Is Disney Still About Art? French Influences in Disney Animation


 

The Federalist took a tour of an exhibition at the NY Metropolitan Museum of Art presenting a lot of the art developments of Walt Disney, which he drew mostly from French fairy tales:

 

Visiting “Inspiring Walt Disney: The Animation of French Decorative Arts,” which opened recently at the Metropolitan Museum of Art, is like enjoying a fine bottle of champagne to mark the slowly but steadily improving state of the museum world. It’s hard to think back now and recall that, at the beginning of this year, there were no exhibitions for a peripatetic art critic to see; now, there are far too many to fit into his schedule.

Fortunately, The Met’s latest installation is worth everyone seeing and enjoying, not so much because it’s enlightening (which it is), but for the sheer pleasure of it. Walt Disney (1901-1966) needs no introduction, but his connection to fine French art and design probably does. The 17-year-old Walt managed to leave Chicago and get over to France to serve with the Red Cross, just as World War I was ending.

Although he did not get to see any action himself, as his older brothers did, he did get to see some of the grand houses set in the French countryside, as well as visit museum collections, and this became but the first of many subsequent trips to Europe. Knowing this background provides an interesting insight into what came later, for there is something very French in both feel and appearance in many of the Disney versions of classic European fairy tales.

With refreshingly blunt honesty, one of the earliest walls of text in the exhibition asks the very important question, “It’s Disney, but is it art?” For those who are at least somewhat familiar with “Fantasia” (1940), that question might be easier to answer, but the great strength of this show is to take the more familiar characters, objects, and locations from childhood memory, and juxtapose them alongside the types of things that spurred the imagination of Disney and his team to create these films.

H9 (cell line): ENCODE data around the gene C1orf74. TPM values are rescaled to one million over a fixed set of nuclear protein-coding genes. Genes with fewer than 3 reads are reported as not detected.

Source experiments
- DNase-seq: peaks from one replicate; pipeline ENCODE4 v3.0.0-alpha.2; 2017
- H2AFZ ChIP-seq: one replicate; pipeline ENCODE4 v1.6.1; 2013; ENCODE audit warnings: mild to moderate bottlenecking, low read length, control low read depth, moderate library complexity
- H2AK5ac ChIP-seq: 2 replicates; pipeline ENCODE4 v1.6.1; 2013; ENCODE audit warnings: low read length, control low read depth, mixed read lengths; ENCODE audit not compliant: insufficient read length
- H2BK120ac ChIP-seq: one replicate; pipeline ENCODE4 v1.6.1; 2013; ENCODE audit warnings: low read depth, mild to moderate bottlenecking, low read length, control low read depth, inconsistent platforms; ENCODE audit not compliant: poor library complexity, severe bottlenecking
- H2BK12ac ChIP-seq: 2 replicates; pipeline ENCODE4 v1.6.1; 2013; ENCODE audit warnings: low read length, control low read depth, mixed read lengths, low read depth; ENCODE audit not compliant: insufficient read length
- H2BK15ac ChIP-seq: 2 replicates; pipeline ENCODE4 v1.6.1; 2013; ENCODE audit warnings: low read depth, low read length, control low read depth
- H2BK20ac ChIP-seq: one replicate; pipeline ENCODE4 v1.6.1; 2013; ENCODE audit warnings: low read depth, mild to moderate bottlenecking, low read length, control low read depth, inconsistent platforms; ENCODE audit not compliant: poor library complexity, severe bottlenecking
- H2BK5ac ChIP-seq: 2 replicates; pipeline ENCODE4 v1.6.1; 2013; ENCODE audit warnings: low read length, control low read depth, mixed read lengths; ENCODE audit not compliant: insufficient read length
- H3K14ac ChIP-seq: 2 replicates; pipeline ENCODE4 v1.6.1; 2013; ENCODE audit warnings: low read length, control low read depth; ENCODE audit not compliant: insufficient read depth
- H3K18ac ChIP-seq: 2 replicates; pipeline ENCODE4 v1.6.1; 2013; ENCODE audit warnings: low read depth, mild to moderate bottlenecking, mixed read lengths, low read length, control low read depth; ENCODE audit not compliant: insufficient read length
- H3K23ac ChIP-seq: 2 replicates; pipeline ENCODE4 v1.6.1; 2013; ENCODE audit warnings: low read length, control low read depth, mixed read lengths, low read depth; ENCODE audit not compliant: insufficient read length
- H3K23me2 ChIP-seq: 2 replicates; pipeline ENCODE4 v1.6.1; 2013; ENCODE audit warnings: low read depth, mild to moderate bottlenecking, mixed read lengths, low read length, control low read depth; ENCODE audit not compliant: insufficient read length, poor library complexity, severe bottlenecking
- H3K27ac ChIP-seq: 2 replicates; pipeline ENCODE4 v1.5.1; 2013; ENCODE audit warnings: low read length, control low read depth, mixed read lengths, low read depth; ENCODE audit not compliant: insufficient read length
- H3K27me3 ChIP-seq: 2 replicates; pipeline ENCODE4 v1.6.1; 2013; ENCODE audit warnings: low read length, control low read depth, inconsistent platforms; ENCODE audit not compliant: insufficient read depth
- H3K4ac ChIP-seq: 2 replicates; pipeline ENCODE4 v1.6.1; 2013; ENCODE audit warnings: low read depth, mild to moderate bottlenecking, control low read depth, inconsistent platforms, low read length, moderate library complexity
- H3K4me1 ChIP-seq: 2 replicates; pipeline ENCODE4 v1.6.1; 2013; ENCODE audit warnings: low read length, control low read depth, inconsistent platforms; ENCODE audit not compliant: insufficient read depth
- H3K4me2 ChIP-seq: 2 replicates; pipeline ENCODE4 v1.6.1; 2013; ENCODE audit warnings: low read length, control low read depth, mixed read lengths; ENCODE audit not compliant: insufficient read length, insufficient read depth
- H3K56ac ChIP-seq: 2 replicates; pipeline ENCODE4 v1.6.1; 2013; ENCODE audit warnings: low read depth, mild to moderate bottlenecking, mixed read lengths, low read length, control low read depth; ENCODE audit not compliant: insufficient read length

Rest assured, it’s art alright. Something today’s PC crowd are unlikely to agree upon, unfortunately. And while this exhibition is surely worth paying a visit to museums to see, with the way New York is deteriorating in quality, it sadly may not last long, seeing how the city circa Manhattan has been removing statues of historical figures out of wokeness, and the Disney studio’s practically been going out of their way to censor or restrict access to some of the classic cartoons out of hysterical concerns about racism, even as their more recent products are little better.

It’s certainly impressive the Met’s put on this exhibition for Disney’s historical influences, but who knows how long such displays will last in an era where political correctness has taken hold? That’s the sad realization in the long run, that one day, you may not see much like this any longer in a city that’s collapsing under the weight of bad liberal policies. And that’s a terrible shame. Walt Disney wasn’t perfect, but he did have his redeeming qualities, exactly why future generations should see his work and judge for themselves. Sadly, reality suggests that could all one day be lost.

 

Originally published here.


Avi Green

Avi Green was born in Pennsylvania in 1974, and moved to Israel in 1983. He enjoyed reading comics when he was young, the first being Fantastic Four. He maintains a strong belief in the public's right to knowledge and accuracy of facts. He considers himself a conservative-style version of Clark Kent. Follow him on his blog at Four Color Media Monitor or on Twitter at @avigreen1

JUST KEEPING THE LIGHTS ON